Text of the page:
St Helens libraries swap fines for food

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Books. Pic by JMU Journalism

Books. Pic by JMU Journalism

St Helens Council has launched a scheme which allows people to pay their late book fines in food donations rather than with money.

The initiative will run until December 31st and aims to help those who are living on the poverty line and relying on food banks run by Trussell Trust.

The fine of returning an overdue book to a library in the area can range from £1 up to £50.

All 13 of the borough’s libraries are taking part, with individuals being encouraged to bring any non-perishable foods that they wish to donate such as tinned and dried foods, like beans or pasta.

Bill Renshaw, library management for St Helens Central Library, told JMU Journalism why they are involved in the initiative: “There are a number of reasons. We are aware that we are in an area of high deprivation and people come to our libraries and are sometimes not in the position to be able to pay all of their library fine, so we saw this as an ideal opportunity to kill two birds with one stone.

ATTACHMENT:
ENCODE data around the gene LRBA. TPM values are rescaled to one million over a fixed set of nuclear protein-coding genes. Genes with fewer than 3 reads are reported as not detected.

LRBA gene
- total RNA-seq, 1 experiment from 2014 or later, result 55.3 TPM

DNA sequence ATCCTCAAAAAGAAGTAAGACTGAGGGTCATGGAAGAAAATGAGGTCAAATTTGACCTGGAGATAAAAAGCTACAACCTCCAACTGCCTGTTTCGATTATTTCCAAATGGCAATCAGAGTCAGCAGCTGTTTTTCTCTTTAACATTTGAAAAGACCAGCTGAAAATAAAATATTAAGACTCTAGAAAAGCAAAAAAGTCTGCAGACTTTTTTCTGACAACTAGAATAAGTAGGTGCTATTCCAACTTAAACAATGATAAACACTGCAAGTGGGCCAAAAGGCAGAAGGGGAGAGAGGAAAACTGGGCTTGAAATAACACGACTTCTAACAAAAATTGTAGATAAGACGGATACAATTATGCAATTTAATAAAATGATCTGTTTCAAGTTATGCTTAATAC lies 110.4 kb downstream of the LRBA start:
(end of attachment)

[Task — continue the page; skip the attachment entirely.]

“One, to help the food bank initiative and the other is to help individuals to pay off their fines. So we found it was an ideal opportunity to do both at the same time and its proved to be very popular.”

The town’s food bank has a number of products that are in high demand. These are sugar, orange juice, tinned rice pudding, instant mash, tinned fruit, tomatoes, mixed vegetable, UHT milk and powdered milk.

Although these are the foods most requested, donations of other products will still be greatly appreciated as long as they are not fresh or perishable.

Donations will be accepted throughout the day between the libraries’ opening and closing times.

The St. Helens food bank, where the donations will be sent, provides a minimum of three days’ emergency food and support to those who are living in crisis.

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About Molly Copoc, JMU Journalism